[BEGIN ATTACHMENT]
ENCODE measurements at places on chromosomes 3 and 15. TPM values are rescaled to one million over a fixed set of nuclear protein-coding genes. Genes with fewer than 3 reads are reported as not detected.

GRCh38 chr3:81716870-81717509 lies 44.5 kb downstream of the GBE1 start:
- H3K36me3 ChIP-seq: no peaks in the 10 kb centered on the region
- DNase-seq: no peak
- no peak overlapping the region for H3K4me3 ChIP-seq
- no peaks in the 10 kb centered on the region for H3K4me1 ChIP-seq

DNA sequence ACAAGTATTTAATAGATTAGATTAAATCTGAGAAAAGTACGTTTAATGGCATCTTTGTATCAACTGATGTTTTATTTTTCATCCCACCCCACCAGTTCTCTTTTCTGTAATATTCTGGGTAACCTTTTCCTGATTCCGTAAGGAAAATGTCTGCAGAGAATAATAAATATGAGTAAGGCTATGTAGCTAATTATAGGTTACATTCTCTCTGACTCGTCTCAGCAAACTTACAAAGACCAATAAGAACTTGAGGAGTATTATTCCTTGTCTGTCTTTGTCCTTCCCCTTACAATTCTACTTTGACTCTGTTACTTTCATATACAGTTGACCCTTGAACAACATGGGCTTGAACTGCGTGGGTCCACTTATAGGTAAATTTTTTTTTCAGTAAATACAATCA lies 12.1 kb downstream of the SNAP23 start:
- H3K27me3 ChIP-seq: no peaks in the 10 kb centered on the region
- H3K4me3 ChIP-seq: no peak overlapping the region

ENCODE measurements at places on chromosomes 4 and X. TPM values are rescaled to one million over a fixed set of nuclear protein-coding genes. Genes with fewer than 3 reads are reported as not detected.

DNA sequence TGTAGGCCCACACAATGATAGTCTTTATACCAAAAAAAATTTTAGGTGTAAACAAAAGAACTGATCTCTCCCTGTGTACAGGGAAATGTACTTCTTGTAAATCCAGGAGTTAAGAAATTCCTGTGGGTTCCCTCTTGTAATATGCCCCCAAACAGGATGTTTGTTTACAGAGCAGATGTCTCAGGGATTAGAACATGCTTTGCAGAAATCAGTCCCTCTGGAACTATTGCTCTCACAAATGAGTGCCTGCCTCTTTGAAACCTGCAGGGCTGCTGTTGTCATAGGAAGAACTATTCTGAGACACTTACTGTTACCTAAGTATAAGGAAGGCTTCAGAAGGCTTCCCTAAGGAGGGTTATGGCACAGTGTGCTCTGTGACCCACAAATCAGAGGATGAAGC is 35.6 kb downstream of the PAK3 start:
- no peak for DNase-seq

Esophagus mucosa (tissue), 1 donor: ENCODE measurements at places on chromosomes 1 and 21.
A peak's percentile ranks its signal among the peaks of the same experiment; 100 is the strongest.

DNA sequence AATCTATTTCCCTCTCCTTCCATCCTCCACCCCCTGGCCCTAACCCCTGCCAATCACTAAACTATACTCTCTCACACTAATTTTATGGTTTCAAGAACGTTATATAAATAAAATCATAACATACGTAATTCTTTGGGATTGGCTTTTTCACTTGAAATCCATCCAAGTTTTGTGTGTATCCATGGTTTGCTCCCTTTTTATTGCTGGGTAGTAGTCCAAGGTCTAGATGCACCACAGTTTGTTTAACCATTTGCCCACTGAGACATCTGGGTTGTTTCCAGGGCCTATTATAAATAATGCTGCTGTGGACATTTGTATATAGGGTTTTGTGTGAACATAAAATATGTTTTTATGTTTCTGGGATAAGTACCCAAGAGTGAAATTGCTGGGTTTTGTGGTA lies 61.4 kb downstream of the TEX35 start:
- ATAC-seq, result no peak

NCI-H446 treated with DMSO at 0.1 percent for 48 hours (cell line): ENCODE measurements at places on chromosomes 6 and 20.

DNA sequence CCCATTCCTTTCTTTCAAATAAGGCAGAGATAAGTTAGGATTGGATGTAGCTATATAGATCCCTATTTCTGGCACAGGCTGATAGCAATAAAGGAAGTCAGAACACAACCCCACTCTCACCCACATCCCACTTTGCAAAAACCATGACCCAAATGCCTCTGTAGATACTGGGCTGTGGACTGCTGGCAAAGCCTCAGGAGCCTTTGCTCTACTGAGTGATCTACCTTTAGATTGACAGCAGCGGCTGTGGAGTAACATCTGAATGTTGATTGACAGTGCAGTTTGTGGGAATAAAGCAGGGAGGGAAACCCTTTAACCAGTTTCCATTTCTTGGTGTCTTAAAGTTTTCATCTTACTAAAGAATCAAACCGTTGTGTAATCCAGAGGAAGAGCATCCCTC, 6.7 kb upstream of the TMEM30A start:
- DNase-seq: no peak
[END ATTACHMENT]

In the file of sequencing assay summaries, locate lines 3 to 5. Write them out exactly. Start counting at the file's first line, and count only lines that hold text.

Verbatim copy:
- H3K36me3 ChIP-seq: no peaks in the 10 kb centered on the region
- DNase-seq: no peak
- no peak overlapping the region for H3K4me3 ChIP-seq